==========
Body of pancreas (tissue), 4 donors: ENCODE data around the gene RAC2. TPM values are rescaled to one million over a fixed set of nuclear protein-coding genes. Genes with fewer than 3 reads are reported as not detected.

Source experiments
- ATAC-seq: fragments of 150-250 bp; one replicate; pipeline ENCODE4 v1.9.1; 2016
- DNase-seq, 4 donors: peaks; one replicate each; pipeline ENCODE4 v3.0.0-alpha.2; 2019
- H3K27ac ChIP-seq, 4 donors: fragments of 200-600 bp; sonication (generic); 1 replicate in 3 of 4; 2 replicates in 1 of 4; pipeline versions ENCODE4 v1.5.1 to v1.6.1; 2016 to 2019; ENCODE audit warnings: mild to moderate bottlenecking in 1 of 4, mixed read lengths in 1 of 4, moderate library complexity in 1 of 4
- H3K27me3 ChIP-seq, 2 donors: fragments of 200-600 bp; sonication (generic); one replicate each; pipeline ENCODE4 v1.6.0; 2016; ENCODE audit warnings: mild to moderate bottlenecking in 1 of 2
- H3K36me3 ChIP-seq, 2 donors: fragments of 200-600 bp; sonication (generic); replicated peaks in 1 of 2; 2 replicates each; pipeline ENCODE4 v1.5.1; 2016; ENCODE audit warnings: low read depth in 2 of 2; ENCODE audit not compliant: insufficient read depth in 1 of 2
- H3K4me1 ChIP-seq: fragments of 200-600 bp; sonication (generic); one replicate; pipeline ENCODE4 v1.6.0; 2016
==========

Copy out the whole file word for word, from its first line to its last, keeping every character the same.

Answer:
Body of pancreas (tissue), 4 donors: ENCODE data around the gene RAC2. TPM values are rescaled to one million over a fixed set of nuclear protein-coding genes. Genes with fewer than 3 reads are reported as not detected.

Source experiments
- ATAC-seq: fragments of 150-250 bp; one replicate; pipeline ENCODE4 v1.9.1; 2016
- DNase-seq, 4 donors: peaks; one replicate each; pipeline ENCODE4 v3.0.0-alpha.2; 2019
- H3K27ac ChIP-seq, 4 donors: fragments of 200-600 bp; sonication (generic); 1 replicate in 3 of 4; 2 replicates in 1 of 4; pipeline versions ENCODE4 v1.5.1 to v1.6.1; 2016 to 2019; ENCODE audit warnings: mild to moderate bottlenecking in 1 of 4, mixed read lengths in 1 of 4, moderate library complexity in 1 of 4
- H3K27me3 ChIP-seq, 2 donors: fragments of 200-600 bp; sonication (generic); one replicate each; pipeline ENCODE4 v1.6.0; 2016; ENCODE audit warnings: mild to moderate bottlenecking in 1 of 2
- H3K36me3 ChIP-seq, 2 donors: fragments of 200-600 bp; sonication (generic); replicated peaks in 1 of 2; 2 replicates each; pipeline ENCODE4 v1.5.1; 2016; ENCODE audit warnings: low read depth in 2 of 2; ENCODE audit not compliant: insufficient read depth in 1 of 2
- H3K4me1 ChIP-seq: fragments of 200-600 bp; sonication (generic); one replicate; pipeline ENCODE4 v1.6.0; 2016